The near-complete overhaul of the Department of Homeland Security may finally give the country's cyber-security chief the power and authority needed to make real improvements.
The near-complete overhaul of the Department of Homeland Security, announced last week by department Secretary Michael Chertoff, may finally give the countrys cyber-security chief the power and authority needed to make real improvements, according to experts.
A new Assistant Secretary for Cyber Security and Telecommunications will be responsible for assessing the security of critical telecommunications and IT infrastructure and will replace the Undersecretary for Information Analysis and Infrastructure Protection. The news was greeted with optimism by cyber-security insiders, who have long complained that the DHS gave short shrift to the threat of computer attacks.
Elevating management of cyber-security to the assistant-secretary level and putting the job in the new Preparedness division will improve the status and clout of the position, according to industry insiders well-versed in the ways of Washington.
"Thats the division where the rubber meets the road," said Dan Burton, chief lobbyist for Entrust Inc., based in Addison, Texas. "Its not research. It is, Are we prepared for an attack?"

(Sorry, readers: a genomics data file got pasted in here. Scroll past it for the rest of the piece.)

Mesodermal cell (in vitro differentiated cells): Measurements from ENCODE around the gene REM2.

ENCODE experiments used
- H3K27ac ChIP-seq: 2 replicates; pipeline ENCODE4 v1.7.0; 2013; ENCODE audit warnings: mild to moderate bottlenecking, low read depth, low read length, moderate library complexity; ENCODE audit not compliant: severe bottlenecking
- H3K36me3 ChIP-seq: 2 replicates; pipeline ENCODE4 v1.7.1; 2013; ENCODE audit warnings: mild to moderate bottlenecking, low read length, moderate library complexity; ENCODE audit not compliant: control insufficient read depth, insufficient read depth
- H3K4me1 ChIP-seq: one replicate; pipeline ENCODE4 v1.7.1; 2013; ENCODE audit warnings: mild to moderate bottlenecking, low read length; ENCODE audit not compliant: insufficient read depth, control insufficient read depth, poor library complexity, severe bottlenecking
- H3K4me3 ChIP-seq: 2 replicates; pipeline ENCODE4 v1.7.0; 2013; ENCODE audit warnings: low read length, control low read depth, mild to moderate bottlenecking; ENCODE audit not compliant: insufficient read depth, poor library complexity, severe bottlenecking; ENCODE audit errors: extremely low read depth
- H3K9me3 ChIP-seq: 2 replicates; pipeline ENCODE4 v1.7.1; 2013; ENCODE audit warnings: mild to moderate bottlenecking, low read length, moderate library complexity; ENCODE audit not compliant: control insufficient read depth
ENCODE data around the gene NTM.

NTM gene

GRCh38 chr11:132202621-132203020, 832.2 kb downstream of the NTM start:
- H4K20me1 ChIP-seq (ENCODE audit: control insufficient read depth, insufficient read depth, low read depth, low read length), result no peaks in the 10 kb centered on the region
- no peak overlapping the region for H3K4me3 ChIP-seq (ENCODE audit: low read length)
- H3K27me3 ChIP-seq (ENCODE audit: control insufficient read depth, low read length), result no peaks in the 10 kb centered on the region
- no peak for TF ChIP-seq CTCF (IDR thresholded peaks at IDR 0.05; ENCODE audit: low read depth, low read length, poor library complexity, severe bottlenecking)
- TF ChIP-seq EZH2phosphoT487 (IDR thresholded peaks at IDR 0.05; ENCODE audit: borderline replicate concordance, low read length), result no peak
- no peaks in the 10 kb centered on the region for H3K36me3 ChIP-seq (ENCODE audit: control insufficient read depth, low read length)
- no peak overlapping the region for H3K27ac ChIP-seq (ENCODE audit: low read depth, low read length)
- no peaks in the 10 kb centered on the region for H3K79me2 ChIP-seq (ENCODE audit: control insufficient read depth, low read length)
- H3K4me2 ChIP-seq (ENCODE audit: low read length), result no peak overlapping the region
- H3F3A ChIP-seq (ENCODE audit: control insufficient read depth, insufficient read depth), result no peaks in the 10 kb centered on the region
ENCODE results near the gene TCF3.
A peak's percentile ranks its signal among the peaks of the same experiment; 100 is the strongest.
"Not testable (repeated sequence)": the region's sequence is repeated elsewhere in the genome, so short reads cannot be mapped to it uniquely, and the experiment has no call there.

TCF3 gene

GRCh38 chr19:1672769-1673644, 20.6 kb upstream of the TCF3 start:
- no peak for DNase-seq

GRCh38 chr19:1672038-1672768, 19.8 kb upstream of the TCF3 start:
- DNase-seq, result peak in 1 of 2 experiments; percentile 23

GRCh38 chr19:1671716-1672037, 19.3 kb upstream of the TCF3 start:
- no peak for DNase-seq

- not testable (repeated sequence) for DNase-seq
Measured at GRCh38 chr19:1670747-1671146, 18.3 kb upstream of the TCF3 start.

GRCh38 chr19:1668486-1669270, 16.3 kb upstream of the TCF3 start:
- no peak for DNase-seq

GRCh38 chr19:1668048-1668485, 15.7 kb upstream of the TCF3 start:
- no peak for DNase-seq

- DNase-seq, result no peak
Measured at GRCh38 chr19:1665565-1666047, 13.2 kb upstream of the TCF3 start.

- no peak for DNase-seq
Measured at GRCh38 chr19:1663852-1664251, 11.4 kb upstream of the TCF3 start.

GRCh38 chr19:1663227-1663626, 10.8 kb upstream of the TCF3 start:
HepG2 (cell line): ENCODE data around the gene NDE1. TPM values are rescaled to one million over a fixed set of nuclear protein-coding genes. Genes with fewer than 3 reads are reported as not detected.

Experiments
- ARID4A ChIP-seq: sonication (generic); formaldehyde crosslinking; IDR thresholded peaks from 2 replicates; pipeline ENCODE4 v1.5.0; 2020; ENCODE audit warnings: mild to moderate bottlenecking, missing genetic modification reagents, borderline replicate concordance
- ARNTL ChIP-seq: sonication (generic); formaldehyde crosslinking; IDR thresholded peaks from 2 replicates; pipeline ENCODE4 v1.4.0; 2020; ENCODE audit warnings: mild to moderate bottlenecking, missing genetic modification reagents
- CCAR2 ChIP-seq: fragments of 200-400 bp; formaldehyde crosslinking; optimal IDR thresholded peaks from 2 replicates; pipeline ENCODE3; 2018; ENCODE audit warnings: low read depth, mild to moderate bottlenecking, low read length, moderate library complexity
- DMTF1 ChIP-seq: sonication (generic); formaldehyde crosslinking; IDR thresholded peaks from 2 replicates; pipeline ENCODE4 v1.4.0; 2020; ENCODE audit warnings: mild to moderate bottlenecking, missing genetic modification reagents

Critics often pointed to the relatively low placement of the top cyber-security official in the DHS organizational chart as evidence of the Bush administrations tepid interest in the topic.
Coupling cyber-security with telecommunications preparedness was also a good idea, said Alan Paller, director of research at The SANS Institute, in Bethesda, Md.
"It sounds like a little thing, but its actually a pretty big deal," Paller said.
Legislators who have been trying to enact a law to create an assistant secretary for cyber-security also applauded Chertoffs initiative.
"I am gratified to see that Secretary Chertoff has recognized the importance of creating the position of Assistant Secretary for Cyber Security and Telecommunications within the Department of Homeland Security," said U.S. Rep. Zoe Lofgren, D-Calif.
To make the position work, Chertoff and the DHS will have to find the right person to fill the job and then define the DHS role in improving the nations cyber-security. Neither of those tasks has proved easy thus far, as the cyber-security position has been open for nearly a year and private-sector security experts have often complained about the departments lack of communication and coordination with the outside world.
"I think its a step in the right direction," said Amit Yoran, the former director of the DHS National Cyber Security Division and now president of Yoran Associates, a Reston, Va., consulting company.
Click here to read more about Amit Yorans resignation from the DHS.
However, the new assistant secretary will face a long, hard road once he or she is in place, Yoran and others said.
"Reorganizations are always disruptive. Its like restructuring the military in the middle of the war," said Ken Silva, chief security officer at VeriSign Inc., in Mountain View, Calif.
Previous DHS efforts to coordinate with the private sector have bogged down, Silva said.
"DHS has not demonstrated a lot of leadership," Silva said. "There has been meeting after meeting, and all they have done is generate talk about more meetings."
The new cyber-security chief should move quickly to define the exact mission and objectives of the DHS in securing cyberspace, VeriSigns Silva said.
"It would be nice if there was a single strategy for people to work off of," he said.
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